Jason Leopold vs. the United States
VICE News reporter and author Jason Leopold sometimes goes by another title: “FOIA terrorist.” Coined by a government official annoyed by the number of Freedom of Information Act requests Leopold had filed, the investigative journalist has proudly reclaimed the description and its bearing on his work by requesting documents from every imaginable government agency.
From Department of Defense records detailing abuses at Guantanamo Bay to files on which celebrities the CIA is tracking, Leopold’s reporting is driven by relentless searches for primary source documents. He is remarkably effective at getting the government, over and over again, to spill its secrets.
On this super-sized podcast – recorded live at Rutgers University on December 14 – Leopold speaks with ProPublica assistant managing editor Eric Umansky and audience members about tips for filing FOIA requests creatively and successfully, his most surprising finds, and the high-profile mistake that led to his fixation on FOIA.
Highlights from their conversation:
Combing through thousands of pages may be tedious, but the work is worth it.
Leopold: It’s labor intensive to digest these documents that are very valuable. When I receive a couple thousand pages of documents, I try to sit with it for a while. I’ll read it once, I’ll read it again, I’ll make notes about page 22. From there, I get an idea of what the narrative will look like. It’s just a matter of investing the time.
If an agency declines a FOIA request, sometimes it takes filing a lawsuit to pry information loose.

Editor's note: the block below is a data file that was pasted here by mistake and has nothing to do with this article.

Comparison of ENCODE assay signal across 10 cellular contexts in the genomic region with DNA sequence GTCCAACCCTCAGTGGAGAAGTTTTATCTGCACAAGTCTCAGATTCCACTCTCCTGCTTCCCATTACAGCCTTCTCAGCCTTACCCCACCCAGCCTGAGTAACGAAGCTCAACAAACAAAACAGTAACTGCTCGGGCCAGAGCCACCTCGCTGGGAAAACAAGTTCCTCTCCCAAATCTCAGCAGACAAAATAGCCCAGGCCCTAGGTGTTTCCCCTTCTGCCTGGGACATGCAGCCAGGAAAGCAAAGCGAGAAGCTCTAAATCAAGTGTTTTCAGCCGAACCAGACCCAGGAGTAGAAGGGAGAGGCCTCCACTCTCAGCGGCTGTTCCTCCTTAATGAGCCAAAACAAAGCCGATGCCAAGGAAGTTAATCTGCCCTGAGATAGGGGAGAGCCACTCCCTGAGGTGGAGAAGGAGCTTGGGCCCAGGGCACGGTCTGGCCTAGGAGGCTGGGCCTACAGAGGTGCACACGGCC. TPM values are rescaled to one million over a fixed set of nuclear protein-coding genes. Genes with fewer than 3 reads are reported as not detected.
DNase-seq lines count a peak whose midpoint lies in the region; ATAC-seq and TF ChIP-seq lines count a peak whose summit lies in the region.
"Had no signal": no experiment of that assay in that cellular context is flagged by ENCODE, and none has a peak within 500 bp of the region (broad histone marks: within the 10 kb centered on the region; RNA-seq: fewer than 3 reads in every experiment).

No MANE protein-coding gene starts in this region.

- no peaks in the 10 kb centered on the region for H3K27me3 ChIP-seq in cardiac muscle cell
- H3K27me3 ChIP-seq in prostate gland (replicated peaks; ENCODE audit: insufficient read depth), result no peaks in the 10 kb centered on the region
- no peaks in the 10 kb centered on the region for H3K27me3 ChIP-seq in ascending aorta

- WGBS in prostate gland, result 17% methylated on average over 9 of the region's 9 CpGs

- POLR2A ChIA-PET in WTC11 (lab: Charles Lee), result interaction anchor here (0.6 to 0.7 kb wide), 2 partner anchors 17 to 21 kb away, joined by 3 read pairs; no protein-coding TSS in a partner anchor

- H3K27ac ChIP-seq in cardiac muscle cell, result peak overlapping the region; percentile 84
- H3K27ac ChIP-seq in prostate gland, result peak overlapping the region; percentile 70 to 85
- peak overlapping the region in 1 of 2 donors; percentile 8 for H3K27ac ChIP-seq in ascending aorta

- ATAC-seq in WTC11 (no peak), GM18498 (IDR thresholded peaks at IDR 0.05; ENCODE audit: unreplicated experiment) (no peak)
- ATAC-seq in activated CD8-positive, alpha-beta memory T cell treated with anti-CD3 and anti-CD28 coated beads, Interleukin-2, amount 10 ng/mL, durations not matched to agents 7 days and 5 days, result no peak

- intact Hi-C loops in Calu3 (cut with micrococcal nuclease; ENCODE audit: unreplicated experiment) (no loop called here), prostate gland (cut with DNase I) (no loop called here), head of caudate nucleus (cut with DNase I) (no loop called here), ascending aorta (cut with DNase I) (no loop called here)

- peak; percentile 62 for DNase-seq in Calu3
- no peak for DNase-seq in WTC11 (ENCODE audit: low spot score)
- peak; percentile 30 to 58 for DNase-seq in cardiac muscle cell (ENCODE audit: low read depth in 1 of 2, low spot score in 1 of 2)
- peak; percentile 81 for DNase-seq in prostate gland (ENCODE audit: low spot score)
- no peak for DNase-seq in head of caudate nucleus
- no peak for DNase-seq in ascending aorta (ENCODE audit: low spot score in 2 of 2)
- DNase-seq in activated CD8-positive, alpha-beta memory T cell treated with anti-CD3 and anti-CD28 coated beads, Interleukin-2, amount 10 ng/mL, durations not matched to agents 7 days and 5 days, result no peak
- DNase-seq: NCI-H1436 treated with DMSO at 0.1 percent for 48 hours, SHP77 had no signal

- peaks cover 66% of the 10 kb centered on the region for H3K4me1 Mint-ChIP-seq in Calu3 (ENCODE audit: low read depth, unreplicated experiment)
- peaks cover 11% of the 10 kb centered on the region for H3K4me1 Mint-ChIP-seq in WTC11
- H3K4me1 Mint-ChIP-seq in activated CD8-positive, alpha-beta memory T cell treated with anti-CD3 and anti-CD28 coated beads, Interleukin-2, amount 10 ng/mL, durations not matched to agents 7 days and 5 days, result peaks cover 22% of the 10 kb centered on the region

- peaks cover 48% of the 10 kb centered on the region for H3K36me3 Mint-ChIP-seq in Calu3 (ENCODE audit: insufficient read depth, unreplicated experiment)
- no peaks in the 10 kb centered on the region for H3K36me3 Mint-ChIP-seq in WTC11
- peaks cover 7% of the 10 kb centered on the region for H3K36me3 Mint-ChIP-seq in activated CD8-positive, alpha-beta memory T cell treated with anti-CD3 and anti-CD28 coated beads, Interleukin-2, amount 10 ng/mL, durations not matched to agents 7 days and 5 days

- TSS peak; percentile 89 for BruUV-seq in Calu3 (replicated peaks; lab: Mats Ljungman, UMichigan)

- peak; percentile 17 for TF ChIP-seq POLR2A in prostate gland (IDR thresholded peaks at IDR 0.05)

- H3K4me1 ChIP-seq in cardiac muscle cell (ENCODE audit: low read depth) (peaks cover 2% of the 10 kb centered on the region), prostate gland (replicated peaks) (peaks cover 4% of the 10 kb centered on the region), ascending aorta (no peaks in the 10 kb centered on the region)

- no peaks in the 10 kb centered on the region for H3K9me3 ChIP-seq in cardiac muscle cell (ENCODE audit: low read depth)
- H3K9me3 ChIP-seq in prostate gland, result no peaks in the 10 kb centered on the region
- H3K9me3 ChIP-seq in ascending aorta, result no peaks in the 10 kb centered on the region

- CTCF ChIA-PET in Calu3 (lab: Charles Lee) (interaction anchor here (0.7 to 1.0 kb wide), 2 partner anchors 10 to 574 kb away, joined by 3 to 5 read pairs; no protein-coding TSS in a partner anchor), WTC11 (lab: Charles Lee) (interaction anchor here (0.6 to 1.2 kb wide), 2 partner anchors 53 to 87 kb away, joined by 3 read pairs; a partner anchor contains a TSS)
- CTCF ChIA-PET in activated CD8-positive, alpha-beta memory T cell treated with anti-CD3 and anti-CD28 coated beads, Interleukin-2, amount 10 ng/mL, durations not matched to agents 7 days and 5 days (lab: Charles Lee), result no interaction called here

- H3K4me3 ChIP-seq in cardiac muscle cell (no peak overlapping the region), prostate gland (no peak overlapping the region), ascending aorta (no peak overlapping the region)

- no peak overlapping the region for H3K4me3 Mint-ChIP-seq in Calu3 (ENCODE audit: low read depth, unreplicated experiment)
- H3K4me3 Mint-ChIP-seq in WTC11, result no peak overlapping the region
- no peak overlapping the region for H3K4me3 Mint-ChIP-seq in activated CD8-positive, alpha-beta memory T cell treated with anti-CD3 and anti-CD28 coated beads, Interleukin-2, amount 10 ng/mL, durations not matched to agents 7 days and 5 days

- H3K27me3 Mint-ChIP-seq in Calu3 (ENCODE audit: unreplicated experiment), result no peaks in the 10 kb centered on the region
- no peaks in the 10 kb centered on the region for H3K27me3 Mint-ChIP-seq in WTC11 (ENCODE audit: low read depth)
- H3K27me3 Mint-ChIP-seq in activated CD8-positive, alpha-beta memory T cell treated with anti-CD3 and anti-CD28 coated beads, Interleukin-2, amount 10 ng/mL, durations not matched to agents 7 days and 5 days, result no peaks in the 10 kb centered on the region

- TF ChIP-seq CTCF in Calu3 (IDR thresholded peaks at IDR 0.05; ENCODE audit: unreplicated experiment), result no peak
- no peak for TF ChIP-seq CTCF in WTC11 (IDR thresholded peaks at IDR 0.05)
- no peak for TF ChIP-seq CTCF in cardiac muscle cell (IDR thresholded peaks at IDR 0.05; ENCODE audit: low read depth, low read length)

Leopold: Of all the news organizations that filed for [the video of the fatal police shooting of Laquan McDonald in Chicago], only one person sued for it – and it was an independent journalist. He has no backing from any news organization, but he decided to go to the next level and seek out a lawyer who I believe took it on pro bono. They forced the release of that. It was amazing to me that it took an independent journalist to do that.
Getting burned by a source and botching a high-profile story ended up making him a better journalist.
Leopold: It was probably the worst experience I’ve ever had as a journalist. It was also an opportunity. … Three years later, a friend passed along documents they’d received through the Freedom of Information Act. These were extraordinary documents. It was a PowerPoint presentation given to nuclear missile officers about the ethics and morals of launching nuclear weapons. In this presentation it showed that Jesus Christ, literally, would support launching nuclear weapons. … I published the story and attached these documents, and the story went viral. This ethics training had been in place for 20 years, and after the story came out the Air Force immediately ended it. At that point I thought, I need to do more of this kind of work, where the documents become the primary source material. One – it allowed me to continue doing the work. Two – it could be a good path to allow me to restore my credibility.